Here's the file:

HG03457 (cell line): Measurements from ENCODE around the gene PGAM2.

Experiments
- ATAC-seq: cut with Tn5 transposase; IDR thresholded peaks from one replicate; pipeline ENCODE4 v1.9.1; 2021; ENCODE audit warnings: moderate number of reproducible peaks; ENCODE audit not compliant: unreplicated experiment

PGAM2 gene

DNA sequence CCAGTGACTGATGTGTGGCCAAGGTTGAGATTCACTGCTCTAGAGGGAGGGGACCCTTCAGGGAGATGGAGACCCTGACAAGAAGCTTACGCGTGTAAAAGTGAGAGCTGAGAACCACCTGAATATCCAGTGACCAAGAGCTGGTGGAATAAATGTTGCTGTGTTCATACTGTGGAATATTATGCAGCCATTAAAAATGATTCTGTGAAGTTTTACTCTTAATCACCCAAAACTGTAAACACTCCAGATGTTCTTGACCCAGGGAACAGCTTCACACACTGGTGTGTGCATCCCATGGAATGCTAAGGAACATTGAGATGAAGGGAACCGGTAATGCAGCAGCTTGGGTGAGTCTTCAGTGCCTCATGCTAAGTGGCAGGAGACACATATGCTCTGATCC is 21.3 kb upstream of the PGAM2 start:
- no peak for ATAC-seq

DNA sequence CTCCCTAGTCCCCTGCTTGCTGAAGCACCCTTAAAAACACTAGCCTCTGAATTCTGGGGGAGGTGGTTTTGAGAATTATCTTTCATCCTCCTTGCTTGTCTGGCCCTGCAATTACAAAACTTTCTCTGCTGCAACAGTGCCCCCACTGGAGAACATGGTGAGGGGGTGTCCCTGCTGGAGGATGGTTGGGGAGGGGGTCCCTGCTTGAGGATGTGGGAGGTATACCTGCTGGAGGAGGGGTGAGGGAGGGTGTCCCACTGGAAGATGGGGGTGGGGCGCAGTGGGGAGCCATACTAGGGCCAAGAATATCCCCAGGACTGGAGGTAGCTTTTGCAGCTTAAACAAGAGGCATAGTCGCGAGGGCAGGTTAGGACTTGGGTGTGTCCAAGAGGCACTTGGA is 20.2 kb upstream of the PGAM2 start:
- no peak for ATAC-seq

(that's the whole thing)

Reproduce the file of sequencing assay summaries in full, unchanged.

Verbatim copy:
HG03457 (cell line): Measurements from ENCODE around the gene PGAM2.

Experiments
- ATAC-seq: cut with Tn5 transposase; IDR thresholded peaks from one replicate; pipeline ENCODE4 v1.9.1; 2021; ENCODE audit warnings: moderate number of reproducible peaks; ENCODE audit not compliant: unreplicated experiment

PGAM2 gene

DNA sequence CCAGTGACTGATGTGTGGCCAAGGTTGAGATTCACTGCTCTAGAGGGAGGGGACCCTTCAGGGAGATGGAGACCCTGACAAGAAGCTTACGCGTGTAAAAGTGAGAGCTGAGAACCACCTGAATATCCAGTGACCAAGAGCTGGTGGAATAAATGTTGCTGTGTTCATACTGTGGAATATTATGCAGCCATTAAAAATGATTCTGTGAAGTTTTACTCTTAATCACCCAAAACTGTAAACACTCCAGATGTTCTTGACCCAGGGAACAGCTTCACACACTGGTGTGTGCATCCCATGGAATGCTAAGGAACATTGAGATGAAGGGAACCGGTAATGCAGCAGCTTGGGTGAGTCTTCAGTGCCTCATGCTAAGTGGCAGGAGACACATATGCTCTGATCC is 21.3 kb upstream of the PGAM2 start:
- no peak for ATAC-seq

DNA sequence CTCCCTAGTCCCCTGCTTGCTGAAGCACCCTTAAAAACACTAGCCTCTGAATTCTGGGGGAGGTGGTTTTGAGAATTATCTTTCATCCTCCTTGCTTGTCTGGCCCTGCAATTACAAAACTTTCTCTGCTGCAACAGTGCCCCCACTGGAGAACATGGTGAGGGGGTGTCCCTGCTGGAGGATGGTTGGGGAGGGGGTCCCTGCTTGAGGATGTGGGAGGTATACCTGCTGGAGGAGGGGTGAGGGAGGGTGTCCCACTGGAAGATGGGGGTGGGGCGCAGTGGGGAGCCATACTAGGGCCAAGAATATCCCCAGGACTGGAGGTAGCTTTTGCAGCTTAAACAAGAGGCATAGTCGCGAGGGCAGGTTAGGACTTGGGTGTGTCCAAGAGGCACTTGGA is 20.2 kb upstream of the PGAM2 start:
- no peak for ATAC-seq